Deuteronomy 9:22
And at Taberah, and at Massah, and at Kibrothhattaavah, you provoked the LORD to wrath.
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(22) At Taberah.—The first place mentioned after they left Sinai.

At Massah.—The last scene described before they reached it. Sinai is made the centre of provocation.

At Kibroth-hattaavah.—The first encampment named after Sinai. It is not certain that they halted at Taberah. (See Numbers 11)

9:7-29 That the Israelites might have no pretence to think that God brought them to Canaan for their righteousness, Moses shows what a miracle of mercy it was, that they had not been destroyed in the wilderness. It is good for us often to remember against ourselves, with sorrow and shame, our former sins; that we may see how much we are indebted to free grace, and may humbly own that we never merited any thing but wrath and the curse at God's hand. For so strong is our propensity to pride, that it will creep in under one pretence or another. We are ready to fancy that our righteousness has got for us the special favour of the Lord, though in reality our wickedness is more plain than our weakness. But when the secret history of every man's life shall be brought forth at the day of judgment, all the world will be proved guilty before God. At present, One pleads for us before the mercy-seat, who not only fasted, but died upon the cross for our sins; through whom we may approach, though self-condemned sinners, and beseech for undeserved mercy and for eternal life, as the gift of God in Him. Let us refer all the victory, all the glory, and all the praise, to Him who alone bringeth salvation.See the marginal reference. Taberah was the name of a spot in or near the station of Kibroth-hattaavah, and accordingly is not named in the list of encampments given in Numbers 33:16. The separate mention of the two is, however, appropriate here, for each place and each name was a memorial of an act of rebellion. The instances in this and the next verse are not given in order of occurrence. The speaker for his own purposes advances from the slighter to the more heinous proofs of guilt. 21. I cast the dust thereof into the brook that descended out of the mount—that is, "the smitten rock" (El Leja) which was probably contiguous to, or a part of, Sinai. It is too seldom borne in mind that though the Israelites were supplied with water from this rock when they were stationed at Rephidim (Wady Feiran), there is nothing in the Scripture narrative which should lead us to suppose that the rock was in the immediate neighborhood of that place (see on [123]Ex 17:5). The water on this smitten rock was probably the brook that descended from the mount. The water may have flowed at the distance of many miles from the rock, as the winter torrents do now through the wadies of Arabia-Petræa (Ps 78:15, 16). And the rock may have been smitten at such a height, and at a spot bearing such a relation to the Sinaitic valleys, as to furnish in this way supplies of water to the Israelites during the journey from Horeb by the way of mount Seir and Kadesh-barnea (De 1:1, 2). On this supposition new light is, perhaps, cast on the figurative language of the apostle, when he speaks of "the rock following" the Israelites (1Co 10:4) [Wilson, Land of the Bible]. No text from Poole on this verse. And at Taberah, and at Massah, and at Kibrothhattaavah, ye provoked the Lord to wrath. These places are not mentioned in the strict order in which the provocations were made at them; for they provoked the Lord at Massah by murmuring for water, before they provoked him at Taberah, by complaining as it should seem of their journeying; for Massah was before they came to Sinai, and Taberah after they departed from thence; though some, as Aben Ezra observes, say that Taberah is Massah; but it could not be the Massah in Rephidim, for that was on one side of Mount Sinai, and Taberah on another; though different places might be so called from their tempting the Lord at them; rather Taberah and Kibrothhattaavah seem to be the same; where the people died with the flesh in their mouths they lusted after, and were buried; since no mention is made of their removal at that time from the one place to the other, nor of Taberah in the account of their journeys, only Kibrothhattaavah; see Exodus 17:7. And at Taberah, and at Massah, and at Kibrothhattaavah, ye provoked the LORD to wrath.
22, 23. Other instances of Israel’s rebelliousness: Tab‘erah, ‘Burning-place,’ because fire broke out on them there, Numbers 11:1-3, E; Massah, ‘Proof,’ for there they put God to the proof, Exodus 17:7, J; Ḳibroth-hat-ta’avah, ‘Graves of Lust,’ Numbers 11:31-34, J.

ye provoked, etc.] As in Deuteronomy 9:7-8.

Kadesh-barnea] See on Deuteronomy 1:19 f.

ye rebelled, etc.] As in Deuteronomy 1:26 q.v.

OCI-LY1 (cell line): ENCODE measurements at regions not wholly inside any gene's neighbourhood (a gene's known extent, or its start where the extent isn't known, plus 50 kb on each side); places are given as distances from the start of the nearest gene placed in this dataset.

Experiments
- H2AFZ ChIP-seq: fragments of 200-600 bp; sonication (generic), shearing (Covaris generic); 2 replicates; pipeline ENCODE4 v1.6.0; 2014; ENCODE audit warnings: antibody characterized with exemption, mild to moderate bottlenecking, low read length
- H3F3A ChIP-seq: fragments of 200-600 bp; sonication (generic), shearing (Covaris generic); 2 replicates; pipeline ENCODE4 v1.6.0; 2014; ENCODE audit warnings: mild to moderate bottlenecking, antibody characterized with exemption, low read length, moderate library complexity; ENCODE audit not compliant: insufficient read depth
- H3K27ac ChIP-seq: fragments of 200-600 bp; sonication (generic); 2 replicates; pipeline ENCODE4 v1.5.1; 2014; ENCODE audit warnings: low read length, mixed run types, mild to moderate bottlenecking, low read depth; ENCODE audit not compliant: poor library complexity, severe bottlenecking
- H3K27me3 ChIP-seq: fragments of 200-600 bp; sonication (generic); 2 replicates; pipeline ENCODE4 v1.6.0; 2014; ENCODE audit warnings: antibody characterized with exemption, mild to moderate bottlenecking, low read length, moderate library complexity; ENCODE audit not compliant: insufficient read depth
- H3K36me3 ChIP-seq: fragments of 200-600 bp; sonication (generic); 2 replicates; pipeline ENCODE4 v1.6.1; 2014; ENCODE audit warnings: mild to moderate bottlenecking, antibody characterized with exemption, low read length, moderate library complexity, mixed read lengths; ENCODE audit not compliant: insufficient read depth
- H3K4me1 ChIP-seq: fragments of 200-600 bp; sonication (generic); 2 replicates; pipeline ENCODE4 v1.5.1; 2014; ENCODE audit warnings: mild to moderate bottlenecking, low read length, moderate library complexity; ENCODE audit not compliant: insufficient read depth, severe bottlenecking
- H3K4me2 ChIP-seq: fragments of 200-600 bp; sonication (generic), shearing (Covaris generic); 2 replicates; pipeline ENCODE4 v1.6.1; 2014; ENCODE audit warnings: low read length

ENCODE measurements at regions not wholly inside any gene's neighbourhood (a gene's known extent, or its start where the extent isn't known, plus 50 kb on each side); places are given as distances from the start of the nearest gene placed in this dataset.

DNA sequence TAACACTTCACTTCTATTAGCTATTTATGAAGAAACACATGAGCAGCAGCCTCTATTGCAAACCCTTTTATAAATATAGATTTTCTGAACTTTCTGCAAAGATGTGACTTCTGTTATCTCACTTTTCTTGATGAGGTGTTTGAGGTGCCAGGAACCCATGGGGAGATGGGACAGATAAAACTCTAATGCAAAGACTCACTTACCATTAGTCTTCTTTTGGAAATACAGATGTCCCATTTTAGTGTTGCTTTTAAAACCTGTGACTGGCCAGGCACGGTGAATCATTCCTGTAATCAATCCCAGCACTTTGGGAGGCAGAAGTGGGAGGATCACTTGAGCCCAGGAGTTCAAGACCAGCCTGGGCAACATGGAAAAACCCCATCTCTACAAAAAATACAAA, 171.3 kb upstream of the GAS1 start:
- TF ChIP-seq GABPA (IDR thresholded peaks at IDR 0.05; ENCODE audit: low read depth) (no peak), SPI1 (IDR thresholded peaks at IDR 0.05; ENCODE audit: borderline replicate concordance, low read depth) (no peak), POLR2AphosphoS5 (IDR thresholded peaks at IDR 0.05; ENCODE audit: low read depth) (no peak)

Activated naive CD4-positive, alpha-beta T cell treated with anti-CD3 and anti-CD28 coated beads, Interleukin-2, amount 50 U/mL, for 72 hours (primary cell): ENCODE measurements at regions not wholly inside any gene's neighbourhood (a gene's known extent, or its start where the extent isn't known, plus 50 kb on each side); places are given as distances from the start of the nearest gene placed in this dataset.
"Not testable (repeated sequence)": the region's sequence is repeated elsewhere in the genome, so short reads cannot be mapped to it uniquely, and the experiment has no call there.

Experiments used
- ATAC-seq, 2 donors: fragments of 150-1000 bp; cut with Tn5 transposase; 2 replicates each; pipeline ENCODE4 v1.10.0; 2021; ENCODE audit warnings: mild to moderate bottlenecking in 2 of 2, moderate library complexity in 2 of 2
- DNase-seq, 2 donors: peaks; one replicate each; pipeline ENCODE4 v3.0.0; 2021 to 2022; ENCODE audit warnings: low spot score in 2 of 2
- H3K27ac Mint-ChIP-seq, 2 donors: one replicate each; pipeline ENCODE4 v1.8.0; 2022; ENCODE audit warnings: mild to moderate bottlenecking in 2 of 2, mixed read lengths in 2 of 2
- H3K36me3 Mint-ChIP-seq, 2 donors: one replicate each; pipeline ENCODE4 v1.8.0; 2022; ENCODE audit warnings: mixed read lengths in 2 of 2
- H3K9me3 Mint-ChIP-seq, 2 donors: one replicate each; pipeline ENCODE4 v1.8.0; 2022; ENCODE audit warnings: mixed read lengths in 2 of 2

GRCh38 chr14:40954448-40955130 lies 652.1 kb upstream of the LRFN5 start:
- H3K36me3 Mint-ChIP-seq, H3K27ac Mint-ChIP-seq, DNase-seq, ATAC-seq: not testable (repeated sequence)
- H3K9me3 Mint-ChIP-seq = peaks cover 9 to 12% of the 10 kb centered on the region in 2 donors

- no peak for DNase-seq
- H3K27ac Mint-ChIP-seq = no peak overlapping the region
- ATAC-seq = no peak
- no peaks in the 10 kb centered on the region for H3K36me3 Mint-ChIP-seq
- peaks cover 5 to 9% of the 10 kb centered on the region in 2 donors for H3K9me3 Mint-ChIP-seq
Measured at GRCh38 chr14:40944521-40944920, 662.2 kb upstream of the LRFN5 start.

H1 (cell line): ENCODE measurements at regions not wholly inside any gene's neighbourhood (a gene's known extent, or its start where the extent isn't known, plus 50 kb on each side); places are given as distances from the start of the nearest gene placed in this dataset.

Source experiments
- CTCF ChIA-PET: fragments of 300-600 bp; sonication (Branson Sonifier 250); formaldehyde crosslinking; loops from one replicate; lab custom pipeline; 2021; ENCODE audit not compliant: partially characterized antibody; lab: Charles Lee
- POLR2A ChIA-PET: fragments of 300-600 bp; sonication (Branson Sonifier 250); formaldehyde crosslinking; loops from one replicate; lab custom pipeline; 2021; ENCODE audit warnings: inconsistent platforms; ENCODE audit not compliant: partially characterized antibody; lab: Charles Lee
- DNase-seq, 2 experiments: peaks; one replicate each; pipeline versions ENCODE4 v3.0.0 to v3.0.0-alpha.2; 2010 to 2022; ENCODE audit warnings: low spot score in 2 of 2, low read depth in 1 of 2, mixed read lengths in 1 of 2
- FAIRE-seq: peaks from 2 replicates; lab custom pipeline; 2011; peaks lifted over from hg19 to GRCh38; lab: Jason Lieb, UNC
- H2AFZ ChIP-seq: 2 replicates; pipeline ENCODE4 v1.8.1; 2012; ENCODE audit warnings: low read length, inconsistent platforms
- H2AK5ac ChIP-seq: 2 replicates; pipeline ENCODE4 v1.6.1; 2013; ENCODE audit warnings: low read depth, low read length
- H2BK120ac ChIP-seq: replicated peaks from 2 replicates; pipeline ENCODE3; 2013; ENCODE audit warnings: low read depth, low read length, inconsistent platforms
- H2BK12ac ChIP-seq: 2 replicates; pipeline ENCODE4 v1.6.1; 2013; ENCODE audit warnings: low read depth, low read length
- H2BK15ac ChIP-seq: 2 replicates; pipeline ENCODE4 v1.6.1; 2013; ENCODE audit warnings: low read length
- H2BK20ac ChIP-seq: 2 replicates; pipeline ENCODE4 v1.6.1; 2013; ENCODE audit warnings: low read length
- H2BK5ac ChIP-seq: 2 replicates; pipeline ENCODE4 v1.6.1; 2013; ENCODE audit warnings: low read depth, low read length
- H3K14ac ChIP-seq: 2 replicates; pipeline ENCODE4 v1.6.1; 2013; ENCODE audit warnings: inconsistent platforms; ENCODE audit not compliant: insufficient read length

Verses 22-24. - Not only at Horeb, but at other places and on other occasions, had Israel provoked the Lord to wrath by their contumacy. At Taberah, by their complaining and discontent (Numbers 11:1-3); at Massah, by their murmuring because of the want of water (Exodus 17. l, etc.); at Kibroth-hattaavah, by despising the manna, and lusting for flesh to eat (Numbers 11:4, etc.); and at Kadesh-barnea, when on the confines of the Promised Land, they distrusted God, reproached him for having brought them there to be destroyed, and sought to return to Egypt (Numbers 14:1, etc.; Deuteronomy 1:26). "The list is not arranged chronologically, but advances from the smaller to the morn serious forms of guilt: For Moses was seeking to sharpen the consciences of the people, and to impress upon them the fact that they had been rebellious against the Lord (see at ver. 7) from the very beginning, 'from the day that I knew you'" (Keil). When Moses went up the mountain, and stayed there forty days, entirely occupied with the holiest things, so that he neither ate nor drank, having gone up to receive the tables of the law, upon which the words were written with the finger of God, just as the Lord had spoken them directly to the people out of the midst of the fire, - at a time, therefore, when the Israelites should also have been meditating deeply upon the words of the Lord which they had but just heard, - they acted so corruptly, as to depart at once from the way that had been pointed out, and make themselves a molten image (comp. Exodus 31:18-32:6, with chs. Deuteronomy 24:12-31:17). "The day of the assembly," i.e., the day on which Moses gathered the people together before God (Deuteronomy 4:10), calling them out of the camp, and bringing them to the Lord to the foot of Sinai (Exodus 19:17). The construction of the sentence is this: the apodosis to "when I was gone up" commences with "the Lord delivered unto me," in Deuteronomy 9:10; and the clause, "then I abode," etc., in Deuteronomy 9:9, is a parenthesis. - The words of God in Deuteronomy 9:12-14 are taken almost word for word from Exodus 32:7-10. הרף (Deuteronomy 9:14), the imperative Hiphil of רפה, desist from me, that I may destroy them, for לּי הנּיחה, in Exodus 32:10. But notwithstanding the apostasy of the people, the Lord gave Moses the tables of the covenant, not only that they might be a testimony of His holiness before the faithless nation, but still more as a testimony that, in spite of His resolution to destroy the rebellious nation, without leaving a trace behind, He would still uphold His covenant, and make of Moses a greater people. There is nothing at all to favour the opinion, that handing over the tables (Deuteronomy 9:11) was the first beginning of the manifestations of divine wrath (Schultz); and this is also at variance with the preterite, נתן, in Deuteronomy 9:11, from which it is very evident that the Lord had already given the tables to Moses, when He commanded him to go down quickly, not only to declare to the people the holiness of God, but to stop the apostasy, and by his mediatorial intervention to avert from the people the execution of the divine purpose. It is true, that when Moses came down and saw the idolatrous conduct of the people, he threw the two tables from his hands, and broke them in pieces before the eyes of the people (Deuteronomy 9:15-17; comp. with Exodus 32:15-19), as a practical declaration that the covenant of the Lord was broken by their apostasy. But this act of Moses furnishes no proof that the Lord had given him the tables to declare His holy wrath in the sight of the people. And even if the tables of the covenant were "in a certain sense the indictments in Moses' hands, accusing them of a capital crime" (Schultz), this was not the purpose for which God had given them to him. For if it had been, Moses would not have broken them in pieces, destroying, as it were, the indictments themselves, before the people had been tried. Moses passed over the fact, that even before coming down from the mountain he endeavoured to mitigate the wrath of the Lord by his intercession (Exodus 32:11-14), and simply mentioned (in Deuteronomy 9:15-17) how, as soon as he came down, he charged the people with their great sin; and then, in Deuteronomy 9:18, Deuteronomy 9:19, how he spent another forty days upon the mountain fasting before God, on account of this sin, until he had averted the destructive wrath of the Lord from Israel, through his earnest intercession. The forty days that Moses spent upon the mountain, "as at the first," in prayer before the Lord, are the days mentioned in Exodus 34:28 as having been passed upon Sinai for the perfect restoration of the covenant, and for the purpose of procuring the second tables (cf. Deuteronomy 10:1.).